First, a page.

Five Steps to Overcome Your Cinderella Complex

I’m not happy with my weight; the last time I was happy with my weight was in 2004. I did a lot of research and there is a theme that I have come across that might help you as well. One reason I am very passionate about this topic is that it has bothered me almost all of my life. It started probably right when I left high school after my German “Abitur” at 19 years of age. I moved to the UK, where I was an Au-pair and put on five kilos in six months (I know the toast and English food was probably not the healthiest). The same happened when I moved to Australia when I moved to India when I moved to Switzerland, and again, it happened over the Pandemic and my broken foot incident in 2021. I always put on more and more weight. And believe me, this is hard for me. 

In 2004, I went through a separation and joined Weight Watchers. I went to Esprit and wanted to try on pants in a German size 42, but I was a size 38 then. I was still not a model, and in online dating, I got feedback that my weight was not in the proper range to be considered for a partnership (!), but for me, this was the best weight I have had in a long time. So, let’s say it took 14 years to get from what I would call a “dream body” back to an “acceptable body,” and for the last almost 20 years, I could not honestly say that I was happy with my weight. I never wanted to have my photo taken.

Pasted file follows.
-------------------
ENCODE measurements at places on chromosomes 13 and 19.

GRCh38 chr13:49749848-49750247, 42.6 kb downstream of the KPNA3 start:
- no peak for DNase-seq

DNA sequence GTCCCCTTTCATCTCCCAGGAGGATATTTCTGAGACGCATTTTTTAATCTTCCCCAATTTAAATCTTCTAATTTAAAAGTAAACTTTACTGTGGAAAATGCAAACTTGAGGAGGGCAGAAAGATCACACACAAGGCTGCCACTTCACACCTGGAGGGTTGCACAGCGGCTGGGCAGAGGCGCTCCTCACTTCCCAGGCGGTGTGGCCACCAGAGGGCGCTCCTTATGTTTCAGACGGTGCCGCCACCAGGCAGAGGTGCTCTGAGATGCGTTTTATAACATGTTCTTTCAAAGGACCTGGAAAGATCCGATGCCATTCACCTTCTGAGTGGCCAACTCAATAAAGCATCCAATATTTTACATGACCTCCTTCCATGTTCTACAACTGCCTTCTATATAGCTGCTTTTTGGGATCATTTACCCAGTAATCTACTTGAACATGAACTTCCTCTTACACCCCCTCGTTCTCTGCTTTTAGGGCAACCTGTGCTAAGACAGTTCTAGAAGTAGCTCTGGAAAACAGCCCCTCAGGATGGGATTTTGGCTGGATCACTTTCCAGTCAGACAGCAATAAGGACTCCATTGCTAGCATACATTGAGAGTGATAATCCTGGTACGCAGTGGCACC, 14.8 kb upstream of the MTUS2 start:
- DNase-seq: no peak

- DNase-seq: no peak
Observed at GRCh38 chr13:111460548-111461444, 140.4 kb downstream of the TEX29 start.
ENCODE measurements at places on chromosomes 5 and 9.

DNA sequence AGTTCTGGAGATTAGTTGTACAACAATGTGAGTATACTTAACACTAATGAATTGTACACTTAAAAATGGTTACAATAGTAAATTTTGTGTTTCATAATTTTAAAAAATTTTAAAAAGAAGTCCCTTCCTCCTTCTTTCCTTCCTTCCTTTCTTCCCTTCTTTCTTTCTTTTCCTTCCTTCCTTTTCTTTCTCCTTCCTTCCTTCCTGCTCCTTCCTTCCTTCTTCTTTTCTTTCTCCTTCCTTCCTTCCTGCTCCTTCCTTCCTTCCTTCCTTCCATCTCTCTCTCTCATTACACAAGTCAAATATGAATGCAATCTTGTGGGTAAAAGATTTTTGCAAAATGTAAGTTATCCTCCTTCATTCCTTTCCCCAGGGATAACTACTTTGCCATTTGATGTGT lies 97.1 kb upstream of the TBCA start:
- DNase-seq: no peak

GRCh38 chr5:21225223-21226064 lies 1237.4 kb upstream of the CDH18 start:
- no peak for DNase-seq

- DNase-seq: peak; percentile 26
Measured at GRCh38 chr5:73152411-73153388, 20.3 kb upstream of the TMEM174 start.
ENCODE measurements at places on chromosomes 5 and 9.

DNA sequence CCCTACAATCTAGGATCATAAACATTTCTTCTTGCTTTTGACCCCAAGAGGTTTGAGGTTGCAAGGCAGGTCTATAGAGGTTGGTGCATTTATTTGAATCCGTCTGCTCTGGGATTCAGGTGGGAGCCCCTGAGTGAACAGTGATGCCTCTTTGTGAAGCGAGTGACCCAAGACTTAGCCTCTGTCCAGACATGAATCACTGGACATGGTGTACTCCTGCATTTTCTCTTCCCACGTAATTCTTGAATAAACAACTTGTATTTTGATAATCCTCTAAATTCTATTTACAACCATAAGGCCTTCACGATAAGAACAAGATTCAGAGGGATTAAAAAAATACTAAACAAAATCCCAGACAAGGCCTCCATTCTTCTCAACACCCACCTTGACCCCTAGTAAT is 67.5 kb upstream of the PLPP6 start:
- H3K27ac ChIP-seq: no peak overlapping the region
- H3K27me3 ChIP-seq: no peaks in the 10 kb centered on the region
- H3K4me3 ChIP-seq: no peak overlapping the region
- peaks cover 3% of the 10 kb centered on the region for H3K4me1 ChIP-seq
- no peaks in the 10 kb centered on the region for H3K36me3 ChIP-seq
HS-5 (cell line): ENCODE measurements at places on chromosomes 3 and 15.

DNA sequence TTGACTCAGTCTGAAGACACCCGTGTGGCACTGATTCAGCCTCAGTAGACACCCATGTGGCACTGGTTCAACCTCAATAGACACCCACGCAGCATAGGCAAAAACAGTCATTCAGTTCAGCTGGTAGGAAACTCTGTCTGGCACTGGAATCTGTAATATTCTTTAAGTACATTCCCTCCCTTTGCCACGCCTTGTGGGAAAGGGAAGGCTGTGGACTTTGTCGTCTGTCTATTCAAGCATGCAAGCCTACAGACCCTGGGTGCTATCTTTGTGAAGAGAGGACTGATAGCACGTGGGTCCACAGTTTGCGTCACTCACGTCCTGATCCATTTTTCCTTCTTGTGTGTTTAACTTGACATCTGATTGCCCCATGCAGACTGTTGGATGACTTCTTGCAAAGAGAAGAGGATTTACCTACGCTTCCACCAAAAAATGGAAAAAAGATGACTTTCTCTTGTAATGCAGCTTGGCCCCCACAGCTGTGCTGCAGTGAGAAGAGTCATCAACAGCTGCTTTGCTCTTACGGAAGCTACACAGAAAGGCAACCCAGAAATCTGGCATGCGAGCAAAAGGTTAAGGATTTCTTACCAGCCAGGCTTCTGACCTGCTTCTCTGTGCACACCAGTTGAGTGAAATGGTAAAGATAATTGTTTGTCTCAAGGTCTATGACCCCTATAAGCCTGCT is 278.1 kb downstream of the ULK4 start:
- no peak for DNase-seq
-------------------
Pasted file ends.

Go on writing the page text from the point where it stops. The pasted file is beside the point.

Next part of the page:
I usually lost weight when I went through a separation, and I put on weight while I was in a relationship. I also think stressful times like cultural adjustment, a death in the family, or a global Pandemic can trigger weight gain. I learned that weight gain could also be a sign of Post-Traumatic Stress Disorder (PTSD).  You can follow the “Crappy Childhood Fairy” for more related insights. 

Maybe You Suffer from Adverse Childhood Experiences

When I was a teenager, I experienced two traumatic experiences. The first one was that my parents separated when I was 13, and the second one was that my father and sister died in a car accident when I was 16. And I believe to date that this was the worst day of my life, and it could not go further down from there. Sometimes, I tell myself I had to be an adult at 16, and everything that followed was happening in survival mode until I completely turned my life around. This was the year we moved to Switzerland, and I started my coach training. I’m not saying that nothing wrong happened to me in my twenties, thirties, or forties, but honestly, these issues seemed small compared to adolescence. People who know me well might confirm that I usually have a lot of energy and a strong sense of purpose. I get up early, do my thing and many of my clients confirm that they are supported through our process together. If you want to understand more about Adverse Childhood Experiences (ACE) read this article.